While festivities may be somewhat dampened this year due to the coronavirus, the holiday season seems to foster a spirit of giving. This year might be a good time to indulge the spirit, according to wealth planners.
“It’s always a good idea to make gifts,” said Lawrence Mandelker, counsel in the tax and wealth planning practice at law firm Venable. “For those that have sufficient means to live on after they make the gift, it’s a good idea to get any appreciation out of their potential estate, and move tax-free dollars to their kids.”
“We’re telling clients that now is a very good time to gift,” he said.
Among other advantages, based on the way taxes are calculated, you pay estate tax on the entire estate, but for gift taxes, you only pay tax on what's transferred, according to Mandelker.
Of course, the biggest motivation is the likely change in tax and exemption rates with the coming change in the executive branch. “We’re in a situation now where there is a need to raise revenue, and a Biden administration has indicated they will look to increase taxes to do so,” Mandelker said. “Traditionally, transfer taxes are a good source of raising revenue. They’re an available resource even if they’re not that huge.”
There is a risk in waiting too long to make a gift, Mandelker noted. “If legislation is passed, we don’t know when it will be effective,” he said. “It might be effective the day it is signed, or it could be retroactive to Jan. 1, 2021. That’s why we’re telling people to get it done before the end of the year. If they can’t do that, do it as soon as possible. They don’t want to be on the wrong side of the effective date and lose the benefit of the increased exemption.”
Raising tax rates and decreasing exemptions are both easy ways to increase revenue, Mandelker observed: “But from things they mentioned during the campaign, and from proposals that were made during the Obama administration that were never enacted, they were looking to use both the hammer and the scalpel. So the focus will also be on some of the tools that estate planners use.”
For example, Mandelker cited grantor-retained annuity trusts. Under a GRAT, the grantor sets up an irrevocable trust for a designated period of time. The grantor receives an annuity every year, and the beneficiaries receive the assets in the trust tax-free at the end of the term. The value of the gift made is equal to the value of the property put in reduced by the value of the property taken back in the form of the annuity. The object in calculating the payout to the grantor is to set it high enough so that the actuarial value to the beneficiaries is as close to zero as possible.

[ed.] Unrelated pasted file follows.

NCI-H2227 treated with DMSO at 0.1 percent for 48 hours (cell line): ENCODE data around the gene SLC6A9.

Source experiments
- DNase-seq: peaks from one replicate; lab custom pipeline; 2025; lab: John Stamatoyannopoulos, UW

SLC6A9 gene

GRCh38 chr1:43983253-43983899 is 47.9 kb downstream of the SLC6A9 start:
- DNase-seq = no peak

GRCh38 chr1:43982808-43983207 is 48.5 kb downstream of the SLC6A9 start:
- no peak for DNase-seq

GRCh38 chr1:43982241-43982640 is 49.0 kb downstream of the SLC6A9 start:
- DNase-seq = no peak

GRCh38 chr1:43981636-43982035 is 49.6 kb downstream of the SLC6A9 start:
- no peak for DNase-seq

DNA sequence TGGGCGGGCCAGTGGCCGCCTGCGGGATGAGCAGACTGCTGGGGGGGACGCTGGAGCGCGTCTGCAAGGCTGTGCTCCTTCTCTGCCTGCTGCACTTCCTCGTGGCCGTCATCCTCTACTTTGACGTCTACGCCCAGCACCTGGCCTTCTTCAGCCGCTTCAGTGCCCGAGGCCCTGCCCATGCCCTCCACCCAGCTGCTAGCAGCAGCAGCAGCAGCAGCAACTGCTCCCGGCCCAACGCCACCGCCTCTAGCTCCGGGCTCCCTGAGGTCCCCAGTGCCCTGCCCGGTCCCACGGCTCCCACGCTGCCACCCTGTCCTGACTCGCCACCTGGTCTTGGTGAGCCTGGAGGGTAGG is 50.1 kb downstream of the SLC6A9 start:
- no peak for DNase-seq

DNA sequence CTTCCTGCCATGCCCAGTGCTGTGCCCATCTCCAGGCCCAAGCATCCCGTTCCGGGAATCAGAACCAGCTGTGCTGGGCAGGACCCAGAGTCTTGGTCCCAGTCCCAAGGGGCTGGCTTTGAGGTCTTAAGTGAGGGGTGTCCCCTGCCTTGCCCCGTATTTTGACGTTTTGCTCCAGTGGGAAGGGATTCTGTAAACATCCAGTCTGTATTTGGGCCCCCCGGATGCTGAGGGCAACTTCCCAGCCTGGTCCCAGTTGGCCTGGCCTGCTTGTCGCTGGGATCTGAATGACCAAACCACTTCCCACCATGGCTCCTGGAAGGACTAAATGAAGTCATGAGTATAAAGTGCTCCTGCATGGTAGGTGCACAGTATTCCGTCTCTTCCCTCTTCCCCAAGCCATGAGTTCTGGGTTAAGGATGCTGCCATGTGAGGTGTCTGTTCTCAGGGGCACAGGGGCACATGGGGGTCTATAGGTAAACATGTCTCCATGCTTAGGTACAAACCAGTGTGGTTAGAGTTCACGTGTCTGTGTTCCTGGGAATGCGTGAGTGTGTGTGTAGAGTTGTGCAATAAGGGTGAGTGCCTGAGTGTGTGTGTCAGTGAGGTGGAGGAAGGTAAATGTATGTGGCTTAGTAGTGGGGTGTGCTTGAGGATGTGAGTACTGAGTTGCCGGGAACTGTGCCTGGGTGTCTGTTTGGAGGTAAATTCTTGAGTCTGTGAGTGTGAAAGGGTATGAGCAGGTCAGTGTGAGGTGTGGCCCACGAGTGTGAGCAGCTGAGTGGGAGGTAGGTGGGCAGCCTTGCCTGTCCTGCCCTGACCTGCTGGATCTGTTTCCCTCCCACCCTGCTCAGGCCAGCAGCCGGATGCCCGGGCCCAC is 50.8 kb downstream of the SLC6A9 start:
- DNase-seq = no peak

“The determination of the value of the annuity is based on the IRS rates for the month the transfer is made, called the IRS Section 7520 or “hurdle” rate. “The hurdle rate is currently 0.4 percent,” Mandelker observed. “So if the assets in the trust increase faster than the hurdle rate, there’s actually a larger gift to the beneficiaries.”
“The Obama administration, and presumably Biden, wanted to cut back on the effectiveness of GRATs and other planning tools,” he said. “They proposed making the trusts last for a specific amount of time; for example, 10 years. If the person setting up the trust dies during the term, the estate tax benefit is lost. It’s more likely that the grantor will die within that period than if they’re only required to live two years. Another proposal was that the grantor has to make some sort of taxable gift. We don’t know what the minimum requirement would be, but the grantor would not get the full benefit of the increase above the hurdle rate. Under Biden, the Obama proposals would quite possibly be resurrected.”
To avoid these issues, the client should be making these gifts as soon as possible, Mandelker emphasized. “It’s safer to make the gift in 2020 than to wait until 2021 to make the gift,” he said. “And if you must make the gift after the first of the year, do it as soon as possible.”